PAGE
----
Presented in partnership with Houghton Mifflin Harcourt and The Myth of the Nice Girl by Fran Hauser.
Saying “no” can be scary. Some of us avoid saying “no” by either saying “yes” or avoiding answering the request altogether (oops). But here’s the thing: there’s nothing wrong with saying “no” to things other people ask you to do (unless, in most cases, it’s your boss), whether it’s a night out with a friend, a “can-I-pick-your-brain” request from an acquaintance, or something else. It’s completely within your right to own your time, your life, and make decisions that will make you happy, not miserable! Plus, protecting your time ultimately means more time to practice self-care.
With all that said, for those of us who have been taught to be empathetic and nice, saying “no” can be particularly, excruciatingly difficult. It feels like we’re disappointing someone, letting them down, or displeasing them in some way, especially if they’re a friend or someone you like or admire professionally.
Fran Hauser’s new book, The Myth of the Nice Girl: Achieving a Career You Love Without Becoming a Person You Hate,, perfectly explores this awkward tension between trying to be “nice” while also finding success in your career. There’s an entire chapter on setting boundaries and saying no which, as we’ve discussed previously on Girls’ Night In, is a key piece of practicing self-care.
To help us protect our time, we asked some of our favorite leading ladies to share with us their practical advice, strategies, and tactics for setting boundaries and saying “no” in a kind way.
Our panel of leading ladies:
Almila Kakinc-Dodd, Founder & Editor-in-Chief of The Thirlby
Carolyn Witte, CEO and Founder of Ask Tia
Claire Wasserman, Founder of Ladies Get Paid
Q: How do you personally determine when it’s right to say ‘no’ to an ask or opportunity?
Claire: I ask myself three questions:
Is this in line with my values?
Will it add significant value to my life? (Skills, increase my network, etc.)
What will I be sacrificing to take on this opportunity?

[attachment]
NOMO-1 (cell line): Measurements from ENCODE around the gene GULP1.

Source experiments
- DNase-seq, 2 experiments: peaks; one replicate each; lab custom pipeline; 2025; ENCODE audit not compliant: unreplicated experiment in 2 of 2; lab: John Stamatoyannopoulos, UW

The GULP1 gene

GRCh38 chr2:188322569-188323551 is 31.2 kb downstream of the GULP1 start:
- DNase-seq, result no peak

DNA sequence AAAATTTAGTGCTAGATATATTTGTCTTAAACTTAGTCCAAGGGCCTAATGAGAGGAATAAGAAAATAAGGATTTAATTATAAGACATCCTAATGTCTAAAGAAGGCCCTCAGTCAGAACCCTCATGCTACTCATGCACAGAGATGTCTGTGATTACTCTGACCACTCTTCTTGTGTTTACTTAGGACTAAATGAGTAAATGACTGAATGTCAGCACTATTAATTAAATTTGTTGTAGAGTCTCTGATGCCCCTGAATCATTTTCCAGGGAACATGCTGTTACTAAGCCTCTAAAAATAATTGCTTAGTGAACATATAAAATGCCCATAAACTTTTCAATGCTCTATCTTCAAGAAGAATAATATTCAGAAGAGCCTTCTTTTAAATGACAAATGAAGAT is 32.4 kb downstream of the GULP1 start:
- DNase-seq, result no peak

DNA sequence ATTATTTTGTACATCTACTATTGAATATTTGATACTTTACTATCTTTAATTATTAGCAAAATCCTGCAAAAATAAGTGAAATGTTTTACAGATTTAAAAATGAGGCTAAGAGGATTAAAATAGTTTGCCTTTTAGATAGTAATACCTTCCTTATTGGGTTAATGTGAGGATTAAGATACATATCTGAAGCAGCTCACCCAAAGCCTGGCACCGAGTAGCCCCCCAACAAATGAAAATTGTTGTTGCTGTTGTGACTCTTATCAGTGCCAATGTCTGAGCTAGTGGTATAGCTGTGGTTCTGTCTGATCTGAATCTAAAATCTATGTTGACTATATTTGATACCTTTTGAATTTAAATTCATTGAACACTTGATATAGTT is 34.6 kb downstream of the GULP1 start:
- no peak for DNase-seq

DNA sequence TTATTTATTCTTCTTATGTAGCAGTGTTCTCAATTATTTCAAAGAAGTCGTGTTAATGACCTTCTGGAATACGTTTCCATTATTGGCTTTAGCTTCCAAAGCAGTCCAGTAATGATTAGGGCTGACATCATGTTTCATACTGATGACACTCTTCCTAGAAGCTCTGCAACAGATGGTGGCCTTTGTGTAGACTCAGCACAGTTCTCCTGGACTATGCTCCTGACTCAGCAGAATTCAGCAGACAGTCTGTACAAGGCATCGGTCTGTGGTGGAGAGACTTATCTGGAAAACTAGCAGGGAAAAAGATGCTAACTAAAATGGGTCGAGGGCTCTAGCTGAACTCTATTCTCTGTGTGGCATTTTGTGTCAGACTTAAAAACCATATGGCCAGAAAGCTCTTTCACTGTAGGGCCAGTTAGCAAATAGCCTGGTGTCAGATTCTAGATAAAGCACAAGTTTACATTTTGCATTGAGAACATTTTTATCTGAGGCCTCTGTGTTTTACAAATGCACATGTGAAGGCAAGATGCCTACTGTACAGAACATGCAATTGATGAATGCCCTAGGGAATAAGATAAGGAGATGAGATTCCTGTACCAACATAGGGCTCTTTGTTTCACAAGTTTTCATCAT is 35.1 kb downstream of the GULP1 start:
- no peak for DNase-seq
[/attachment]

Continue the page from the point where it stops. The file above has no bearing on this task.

Carolyn: As someone who hates saying “no,” I like to instead flip these moments on their head and ask myself — when (or why) should I say “yes” ? A few criteria for absolutes “yes’s” in my mind:
When close friends or family need me, always.
When something sounds really, really, really fun or memorable, and I know the opportunity is rare.
When I’m genuinely touched or impressed by someone (I’m a sucker for cold emails that drip with passion and sincerity!)
Almila: The “yes” & “no” in life, for me, is a balance of “want” versus “should.” We cannot do only the “should,” or else we end up should-ing all over ourselves. I then ask myself a few questions: why do I feel like I “should” be committing to this particular opportunity? If I do, what area(s) of my life might be impacted? Is this opportunity worth my time & valuing me in my contributions? If any of those answers are a “no” or make me hesitant, I will likely say “no” to the ask.
Q: Can you think of a recent example of how you said “no” to an ask or opportunity, that our readers could emulate?
Claire: Some sample scripts:
“This sounds like a great opportunity! Unfortunately though, I have to decline. I’m trying to practice more self-care in my life and don’t want to overcommit :)”
“I’m so honored you asked me to participate! However, I’m super tied up right now and wouldn’t want to overcommit and let you down. Let me think about if there’s anyone else in my network I can refer you to.”